IoT And Blockchain: The Benefits And Challenges
IoT devices have already started to change our lives significantly. Tremendous amounts of information are travelling through the airwaves as different devices communicate with each other every day. However, one of the major challenges that an IoT active environment presents is a secure ecosystem. With so much information going back and forth, security becomes a major issue. So how can we ensure security in devices which relies so heavily on quick and open communication?
The answer may lie in Blockchain. In this article, we will talk about these two technologies and how they can be used together to make communications secure in the future.
First, let me briefly explain these two terms.
What is IoT?
IoT stands for the “Internet of Things.” It is a concept of connecting any electronic device to the internet and to each other, including mobile phones, washing machines, coffee makers, laptops, desktops, lamps, watches, headphones, and more. You can think of it as a giant network of things and people that are connected to each other.
What is Blockchain?
Blockchain is a ledger or a list of records that is continuously growing. You can think of them as ledgers (like Excel spreadsheets) which keep records of various transactions between parties and accepts inputs from different parties. They are designed to be resistant to modification of data and can only be changed when there is a consensus among the groups responsible for that particular blockchain.
Challenges to Securing IoT
Technology: Most IoT systems use different protocols and technologies, which create complex and sometimes conflicting configurations.
Logistics Issues: In such a broad ecosystem, the business model and practical aspects of IoT need many agreements. Currently, these devices have limited maintenance and management and as more and more people are making use of these technologies, these issues need to be addressed now.
Legal and compliance issues: IoT devices lack any standards for authentication and authorization; not to mention, the privacy concerns are complex and not inherently evident. At the moment, the security standards for IoT platforms are still immature.
A Centralized Model: Current IoT systems use a centralized, brokered communication model, also called a server/client paradigm. While this model has connected generic computing devices for decades, it cannot respond to the growing needs of the huge IoT ecosystems of the future. The sheer volume of communication that will need to be handled amongst the potential tens of billions of IoT devices presents many economic and engineering challenges.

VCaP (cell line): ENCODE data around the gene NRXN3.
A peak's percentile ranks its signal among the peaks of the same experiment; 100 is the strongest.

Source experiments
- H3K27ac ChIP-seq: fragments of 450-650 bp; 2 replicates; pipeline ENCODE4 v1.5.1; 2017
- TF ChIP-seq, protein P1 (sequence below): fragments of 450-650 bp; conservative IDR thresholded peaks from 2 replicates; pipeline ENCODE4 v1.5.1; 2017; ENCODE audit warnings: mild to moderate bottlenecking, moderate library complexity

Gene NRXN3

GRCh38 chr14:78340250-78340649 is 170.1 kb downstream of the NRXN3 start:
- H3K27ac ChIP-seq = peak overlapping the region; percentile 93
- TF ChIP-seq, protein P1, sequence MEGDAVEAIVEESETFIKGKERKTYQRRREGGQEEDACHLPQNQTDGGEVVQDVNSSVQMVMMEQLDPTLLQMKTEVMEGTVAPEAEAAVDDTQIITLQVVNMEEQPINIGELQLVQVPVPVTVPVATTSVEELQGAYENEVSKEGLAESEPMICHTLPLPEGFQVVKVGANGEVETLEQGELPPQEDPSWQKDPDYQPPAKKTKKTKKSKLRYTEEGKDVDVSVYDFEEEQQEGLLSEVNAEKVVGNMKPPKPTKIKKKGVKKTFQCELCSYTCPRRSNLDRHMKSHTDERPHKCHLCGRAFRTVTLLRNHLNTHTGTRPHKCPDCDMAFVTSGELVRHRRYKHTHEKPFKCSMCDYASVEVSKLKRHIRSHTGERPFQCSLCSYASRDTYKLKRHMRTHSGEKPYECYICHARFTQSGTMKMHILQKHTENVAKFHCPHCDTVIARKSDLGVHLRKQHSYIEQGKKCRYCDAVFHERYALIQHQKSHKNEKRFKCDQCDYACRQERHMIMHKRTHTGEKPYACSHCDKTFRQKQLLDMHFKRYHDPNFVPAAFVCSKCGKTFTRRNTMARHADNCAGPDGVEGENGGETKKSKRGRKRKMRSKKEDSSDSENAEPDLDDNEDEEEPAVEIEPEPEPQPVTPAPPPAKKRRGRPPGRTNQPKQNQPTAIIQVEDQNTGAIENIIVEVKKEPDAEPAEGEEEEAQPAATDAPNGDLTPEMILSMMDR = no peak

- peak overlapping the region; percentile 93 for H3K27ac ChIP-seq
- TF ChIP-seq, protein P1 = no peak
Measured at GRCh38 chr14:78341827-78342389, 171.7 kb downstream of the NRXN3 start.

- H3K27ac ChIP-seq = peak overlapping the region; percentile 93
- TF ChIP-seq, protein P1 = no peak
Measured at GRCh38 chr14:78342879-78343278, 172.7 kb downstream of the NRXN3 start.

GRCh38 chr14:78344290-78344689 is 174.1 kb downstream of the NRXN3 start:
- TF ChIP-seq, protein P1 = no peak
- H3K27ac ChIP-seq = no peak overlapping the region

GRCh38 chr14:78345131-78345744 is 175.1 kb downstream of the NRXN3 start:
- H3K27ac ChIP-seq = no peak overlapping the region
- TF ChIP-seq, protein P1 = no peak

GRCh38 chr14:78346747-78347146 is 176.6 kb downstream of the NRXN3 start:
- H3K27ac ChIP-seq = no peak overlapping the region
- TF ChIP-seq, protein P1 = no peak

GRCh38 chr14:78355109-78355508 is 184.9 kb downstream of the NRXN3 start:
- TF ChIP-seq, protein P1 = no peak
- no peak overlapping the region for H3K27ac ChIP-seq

The Blockchain Approach
The “distributed ledger” technology that blockchain provides is a practical solution for the above-mentioned problems. It provides a decentralized platform with a peer-to-peer communication model that can process the hundreds of billions of bytes of data communications between devices. It also helps prevent the entire network failing should one node fail.
Blockchain is designed to be secure, transparent, highly resistant to outages, auditable, and efficient. It is the best way to settle the privacy and reliability concerns in IoT.
The cryptographic algorithms used by blockchains would secure communications between IoT devices, keeping data private. Since the information is not in any single location, the information is tamper-proof and cannot be manipulated by malicious persons such as hackers. It makes trustless, peer-to-peer messaging possible, a fact that has already been proven in the financial sector, through cryptocurrencies like bitcoin.
The Challenges of integrating Blockchain with IoT
Sadly, despite the benefits that blockchain may provide, there are certain flaws and shortcomings present.
Processing Power And Time: The amount of processing power and time needed to encrypt all the data in a blockchain-based system is immense. IoT systems are diverse and consist of a number of devices with different computing capabilities. Many of these devices may not be able to run the encryption algorithms at the desired speed.
Storage: While blockchain eliminates the need for a central server to store transactions and device IDs, that data must still be stored in the nodes themselves. As time passes this data will grow in size as more transactions and device IDs are added. This is beyond the capabilities of many smart devices, such as sensors and cameras.
Lack of Skills: As of now, few people understand blockchain technology, and when we add IoT devices, the numbers shrink even further.
More Legal Issues: This is a new territory with no legal or compliance code to follow, which is a serious problem for manufacturers and service providers. New legal codes have to be made before the technology can be implemented.
The optimum platform
While there may be some flaws and setbacks that prevent the use of blockchain integration with IoT, that does not change the fact that blockchain is still the optimum platform for IoT devices. This technology is still growing and in time we can overcome these drawbacks and make IoT reach its full potential.